YouTube won’t stop recommending videos with children, despite pedophilia problem

YouTube will not stop recommending videos of young children, despite the constant concerns that predators are presented with these videos through the company's recommendation algorithm.

A new report from The New York Times found that, despite evidence from independent researchers that the YouTube algorithm helps children's videos spread among predatory circles, YouTube teams do not want to disable recommendations because it would hurt creators by reducing the traffic generated in their videos. Instead, the company "will limit recommendations on videos that it believes put children at risk," writes Times .

The limitation recommendations are YouTube's last attempt to control their pedophilia problem. The company initiated major changes in February when it was first alerted that predators were using the comments section on videos featuring children to participate in conversations of sexual exploitation. The YouTube security team decided to close the comment sections in most of the videos that star the children. It is not clear from The article New York Times if the comments were deactivated in an example used in the story. The Verge has approached YouTube for more details.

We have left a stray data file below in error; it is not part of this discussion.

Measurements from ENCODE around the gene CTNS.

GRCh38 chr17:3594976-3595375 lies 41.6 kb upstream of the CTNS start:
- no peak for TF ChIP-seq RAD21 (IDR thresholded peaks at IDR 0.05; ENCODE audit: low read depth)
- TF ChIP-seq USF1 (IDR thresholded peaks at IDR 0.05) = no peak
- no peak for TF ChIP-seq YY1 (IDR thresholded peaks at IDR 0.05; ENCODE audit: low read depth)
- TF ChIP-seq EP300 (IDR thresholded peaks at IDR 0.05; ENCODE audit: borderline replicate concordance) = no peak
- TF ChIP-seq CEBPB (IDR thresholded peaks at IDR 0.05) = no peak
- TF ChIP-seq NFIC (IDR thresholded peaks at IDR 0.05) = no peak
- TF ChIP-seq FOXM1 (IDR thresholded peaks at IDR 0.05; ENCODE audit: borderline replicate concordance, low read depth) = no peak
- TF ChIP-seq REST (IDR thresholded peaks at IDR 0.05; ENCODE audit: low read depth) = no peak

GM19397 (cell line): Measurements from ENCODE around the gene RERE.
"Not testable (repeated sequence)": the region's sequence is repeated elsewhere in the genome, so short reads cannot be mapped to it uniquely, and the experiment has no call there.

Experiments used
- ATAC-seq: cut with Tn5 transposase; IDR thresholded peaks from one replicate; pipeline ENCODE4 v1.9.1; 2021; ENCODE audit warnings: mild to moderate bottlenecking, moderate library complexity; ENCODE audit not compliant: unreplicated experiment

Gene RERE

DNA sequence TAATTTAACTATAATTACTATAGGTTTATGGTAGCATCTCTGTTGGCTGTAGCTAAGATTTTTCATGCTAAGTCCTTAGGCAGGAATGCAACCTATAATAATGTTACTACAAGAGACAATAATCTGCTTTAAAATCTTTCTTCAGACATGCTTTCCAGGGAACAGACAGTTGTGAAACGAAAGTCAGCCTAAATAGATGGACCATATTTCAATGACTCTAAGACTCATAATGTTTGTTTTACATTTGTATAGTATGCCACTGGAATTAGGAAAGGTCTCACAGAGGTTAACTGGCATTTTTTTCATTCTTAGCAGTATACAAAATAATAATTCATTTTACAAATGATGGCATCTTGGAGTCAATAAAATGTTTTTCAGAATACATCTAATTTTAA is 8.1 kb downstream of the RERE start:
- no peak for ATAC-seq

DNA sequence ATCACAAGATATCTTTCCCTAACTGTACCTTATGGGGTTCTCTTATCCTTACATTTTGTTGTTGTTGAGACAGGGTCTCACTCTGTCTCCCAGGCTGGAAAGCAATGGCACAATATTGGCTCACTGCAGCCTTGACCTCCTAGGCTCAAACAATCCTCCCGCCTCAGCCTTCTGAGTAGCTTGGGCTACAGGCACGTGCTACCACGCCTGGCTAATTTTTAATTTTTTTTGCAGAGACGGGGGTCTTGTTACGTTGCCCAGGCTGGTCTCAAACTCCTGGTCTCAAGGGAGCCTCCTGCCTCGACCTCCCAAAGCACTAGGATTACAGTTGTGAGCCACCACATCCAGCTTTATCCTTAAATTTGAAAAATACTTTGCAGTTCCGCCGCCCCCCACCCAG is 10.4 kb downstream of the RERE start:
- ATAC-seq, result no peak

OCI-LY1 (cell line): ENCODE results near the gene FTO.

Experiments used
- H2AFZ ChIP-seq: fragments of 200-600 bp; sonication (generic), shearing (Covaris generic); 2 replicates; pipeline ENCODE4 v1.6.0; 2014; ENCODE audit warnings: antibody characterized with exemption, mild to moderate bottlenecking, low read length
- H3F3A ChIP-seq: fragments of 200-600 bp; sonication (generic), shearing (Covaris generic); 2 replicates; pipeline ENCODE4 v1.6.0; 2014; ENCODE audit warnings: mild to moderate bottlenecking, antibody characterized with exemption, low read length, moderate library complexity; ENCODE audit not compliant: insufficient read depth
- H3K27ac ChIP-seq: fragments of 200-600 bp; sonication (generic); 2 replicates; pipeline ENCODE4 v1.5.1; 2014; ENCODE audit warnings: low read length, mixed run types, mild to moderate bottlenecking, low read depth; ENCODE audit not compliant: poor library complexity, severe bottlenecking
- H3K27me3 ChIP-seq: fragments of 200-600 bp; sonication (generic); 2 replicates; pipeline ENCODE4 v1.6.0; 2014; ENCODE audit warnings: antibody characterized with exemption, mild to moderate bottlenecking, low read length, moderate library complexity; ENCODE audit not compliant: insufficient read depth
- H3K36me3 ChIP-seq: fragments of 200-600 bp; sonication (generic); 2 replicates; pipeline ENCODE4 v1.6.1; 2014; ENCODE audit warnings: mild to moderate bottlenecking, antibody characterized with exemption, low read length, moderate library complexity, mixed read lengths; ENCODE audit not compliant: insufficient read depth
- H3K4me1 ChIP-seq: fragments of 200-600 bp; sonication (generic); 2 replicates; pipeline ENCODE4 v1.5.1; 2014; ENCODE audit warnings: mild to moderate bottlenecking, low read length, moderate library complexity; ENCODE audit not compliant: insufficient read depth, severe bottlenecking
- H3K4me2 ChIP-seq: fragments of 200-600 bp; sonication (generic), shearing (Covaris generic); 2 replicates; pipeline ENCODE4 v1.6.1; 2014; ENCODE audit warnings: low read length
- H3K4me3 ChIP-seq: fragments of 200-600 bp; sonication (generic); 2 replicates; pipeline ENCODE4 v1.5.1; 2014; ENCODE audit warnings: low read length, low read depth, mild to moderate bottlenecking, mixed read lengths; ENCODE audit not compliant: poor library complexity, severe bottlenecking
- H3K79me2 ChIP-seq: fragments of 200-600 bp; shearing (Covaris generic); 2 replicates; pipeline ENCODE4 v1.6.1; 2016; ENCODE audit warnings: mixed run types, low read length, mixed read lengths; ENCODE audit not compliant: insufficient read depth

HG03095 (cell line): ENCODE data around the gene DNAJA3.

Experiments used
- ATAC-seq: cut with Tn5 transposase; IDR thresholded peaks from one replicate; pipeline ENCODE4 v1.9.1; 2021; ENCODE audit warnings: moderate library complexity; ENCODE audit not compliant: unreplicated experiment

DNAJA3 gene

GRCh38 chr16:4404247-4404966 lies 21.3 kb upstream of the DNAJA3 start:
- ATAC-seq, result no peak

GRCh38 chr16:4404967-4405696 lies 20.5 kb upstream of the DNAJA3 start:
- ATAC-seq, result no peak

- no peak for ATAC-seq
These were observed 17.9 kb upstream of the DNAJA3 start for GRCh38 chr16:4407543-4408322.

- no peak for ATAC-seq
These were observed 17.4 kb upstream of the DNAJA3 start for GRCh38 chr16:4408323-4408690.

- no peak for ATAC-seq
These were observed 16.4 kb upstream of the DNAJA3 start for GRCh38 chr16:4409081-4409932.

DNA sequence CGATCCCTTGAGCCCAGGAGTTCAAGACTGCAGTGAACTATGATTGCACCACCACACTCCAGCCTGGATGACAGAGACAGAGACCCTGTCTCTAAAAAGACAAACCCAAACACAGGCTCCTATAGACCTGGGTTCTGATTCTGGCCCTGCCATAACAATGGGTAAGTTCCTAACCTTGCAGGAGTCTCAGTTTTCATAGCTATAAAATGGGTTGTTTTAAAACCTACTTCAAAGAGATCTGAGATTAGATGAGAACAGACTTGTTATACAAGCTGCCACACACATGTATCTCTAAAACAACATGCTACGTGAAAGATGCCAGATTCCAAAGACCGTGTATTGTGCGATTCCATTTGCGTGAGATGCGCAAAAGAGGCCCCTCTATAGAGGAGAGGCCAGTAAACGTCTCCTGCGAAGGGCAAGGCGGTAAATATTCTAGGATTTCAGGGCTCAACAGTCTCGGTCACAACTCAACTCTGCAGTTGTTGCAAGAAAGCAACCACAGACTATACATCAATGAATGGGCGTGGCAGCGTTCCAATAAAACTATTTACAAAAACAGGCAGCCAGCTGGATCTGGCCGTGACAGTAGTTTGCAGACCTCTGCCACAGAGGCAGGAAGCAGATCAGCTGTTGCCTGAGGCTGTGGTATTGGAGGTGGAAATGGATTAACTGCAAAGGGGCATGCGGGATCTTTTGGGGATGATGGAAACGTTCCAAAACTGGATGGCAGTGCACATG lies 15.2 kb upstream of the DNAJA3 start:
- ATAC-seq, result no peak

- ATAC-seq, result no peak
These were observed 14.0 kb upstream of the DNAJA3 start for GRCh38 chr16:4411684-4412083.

YouTube's terms of service state that children under the age of 13 can not have their own accounts, but many of these innocuous videos are uploaded by older family members. Many children are also key components of a complete genre on YouTube known as "family vlogging." Creators such as The Ace Family (16.4 million subscribers), Tydus and Cor (2.8 million subscribers), Daily Bumps (4.6 million subscribers) and Roman Atwood Vlogs (15.2 million subscribers) put their children front and center . After viewing them, the YouTube algorithm recommends more family vlogging content and videos geared towards children.

YouTube is trying to balance the success of these creators and their platform in general, with critical moderation concerns. The family vloggers were frustrated by YouTube's decision to close comments earlier this year. A couple of family vloggers told The Verge that they understood that YouTube needed to find a solution to this problem, but many said they had the feeling that the change would be the end of their career.

The YouTube statement in Times reiterates this double-edged sword: YouTube must ensure that its creators are protected from bad actors, but also wants to promise its broad base of creators that they can continue to operate . . When YouTube decided to remove the comments, a company spokesperson told The Verge that they understood the frustration but added, "we also know that this is the right thing to protect the YouTube community." , changing the algorithm also means that YouTube is getting hit in an area that the company deeply values: seeing the time. YouTube is moving further away from recommendations based on "commitment", but observation time is still crucial for the company.

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